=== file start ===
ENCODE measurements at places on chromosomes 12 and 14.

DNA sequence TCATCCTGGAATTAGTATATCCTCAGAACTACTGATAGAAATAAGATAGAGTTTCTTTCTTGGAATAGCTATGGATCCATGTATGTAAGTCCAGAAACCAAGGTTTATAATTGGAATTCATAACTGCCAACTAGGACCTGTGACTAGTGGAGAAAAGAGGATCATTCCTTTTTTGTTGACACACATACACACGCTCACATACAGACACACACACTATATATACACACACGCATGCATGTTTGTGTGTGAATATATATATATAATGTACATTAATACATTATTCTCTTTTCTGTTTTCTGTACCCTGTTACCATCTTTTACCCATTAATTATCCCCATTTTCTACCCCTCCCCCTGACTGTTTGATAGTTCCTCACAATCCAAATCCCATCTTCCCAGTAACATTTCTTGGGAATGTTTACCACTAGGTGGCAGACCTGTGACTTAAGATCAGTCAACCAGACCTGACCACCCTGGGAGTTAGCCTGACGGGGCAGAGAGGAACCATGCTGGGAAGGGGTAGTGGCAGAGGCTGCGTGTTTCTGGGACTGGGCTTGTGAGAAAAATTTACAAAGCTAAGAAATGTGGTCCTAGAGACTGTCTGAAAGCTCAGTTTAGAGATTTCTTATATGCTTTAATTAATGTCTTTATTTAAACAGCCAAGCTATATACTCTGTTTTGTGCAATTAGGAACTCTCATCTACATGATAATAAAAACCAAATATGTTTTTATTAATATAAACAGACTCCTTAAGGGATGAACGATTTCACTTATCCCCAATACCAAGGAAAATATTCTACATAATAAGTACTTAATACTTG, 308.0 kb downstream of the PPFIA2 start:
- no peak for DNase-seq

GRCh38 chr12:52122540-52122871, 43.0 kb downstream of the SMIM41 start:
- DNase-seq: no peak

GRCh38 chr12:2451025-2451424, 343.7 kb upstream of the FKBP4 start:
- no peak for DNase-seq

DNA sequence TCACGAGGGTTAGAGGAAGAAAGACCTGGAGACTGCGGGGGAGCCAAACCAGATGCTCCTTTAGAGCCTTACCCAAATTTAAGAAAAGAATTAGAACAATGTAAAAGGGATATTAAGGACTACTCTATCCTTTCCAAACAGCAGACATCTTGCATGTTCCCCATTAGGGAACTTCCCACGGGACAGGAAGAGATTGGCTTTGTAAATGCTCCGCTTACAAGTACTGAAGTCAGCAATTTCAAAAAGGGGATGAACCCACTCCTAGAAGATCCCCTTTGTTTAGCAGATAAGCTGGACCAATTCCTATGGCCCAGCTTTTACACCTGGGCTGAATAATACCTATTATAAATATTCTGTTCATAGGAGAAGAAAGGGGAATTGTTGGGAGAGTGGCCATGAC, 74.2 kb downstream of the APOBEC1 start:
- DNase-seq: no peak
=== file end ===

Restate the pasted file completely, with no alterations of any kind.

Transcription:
ENCODE measurements at places on chromosomes 12 and 14.

DNA sequence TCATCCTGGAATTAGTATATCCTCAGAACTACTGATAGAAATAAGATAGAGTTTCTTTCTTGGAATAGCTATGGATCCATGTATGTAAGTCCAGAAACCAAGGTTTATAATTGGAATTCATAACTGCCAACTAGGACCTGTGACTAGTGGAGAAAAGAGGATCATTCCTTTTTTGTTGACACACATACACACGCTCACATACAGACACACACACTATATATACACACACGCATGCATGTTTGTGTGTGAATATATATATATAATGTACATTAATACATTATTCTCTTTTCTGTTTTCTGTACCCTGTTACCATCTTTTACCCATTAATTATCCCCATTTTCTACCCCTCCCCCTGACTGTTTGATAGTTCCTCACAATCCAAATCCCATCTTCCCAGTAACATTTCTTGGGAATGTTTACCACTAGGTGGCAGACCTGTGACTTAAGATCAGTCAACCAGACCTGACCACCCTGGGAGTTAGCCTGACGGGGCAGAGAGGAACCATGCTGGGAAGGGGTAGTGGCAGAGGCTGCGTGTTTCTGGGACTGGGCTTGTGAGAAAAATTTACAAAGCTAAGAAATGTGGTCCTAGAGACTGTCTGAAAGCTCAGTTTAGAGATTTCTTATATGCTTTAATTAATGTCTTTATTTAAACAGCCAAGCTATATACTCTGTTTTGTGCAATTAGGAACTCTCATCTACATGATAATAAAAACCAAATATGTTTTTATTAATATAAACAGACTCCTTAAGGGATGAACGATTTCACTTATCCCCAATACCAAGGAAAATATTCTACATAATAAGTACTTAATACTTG, 308.0 kb downstream of the PPFIA2 start:
- no peak for DNase-seq

GRCh38 chr12:52122540-52122871, 43.0 kb downstream of the SMIM41 start:
- DNase-seq: no peak

GRCh38 chr12:2451025-2451424, 343.7 kb upstream of the FKBP4 start:
- no peak for DNase-seq

DNA sequence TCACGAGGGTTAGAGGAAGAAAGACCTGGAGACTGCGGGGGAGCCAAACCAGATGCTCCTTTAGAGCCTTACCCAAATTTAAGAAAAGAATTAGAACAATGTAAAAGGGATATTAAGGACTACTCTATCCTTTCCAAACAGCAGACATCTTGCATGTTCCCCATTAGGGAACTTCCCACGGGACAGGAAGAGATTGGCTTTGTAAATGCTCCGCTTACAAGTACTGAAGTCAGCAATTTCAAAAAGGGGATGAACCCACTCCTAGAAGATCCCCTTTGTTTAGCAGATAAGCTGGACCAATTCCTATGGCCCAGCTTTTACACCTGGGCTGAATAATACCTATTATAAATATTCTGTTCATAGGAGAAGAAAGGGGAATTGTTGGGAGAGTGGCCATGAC, 74.2 kb downstream of the APOBEC1 start:
- DNase-seq: no peak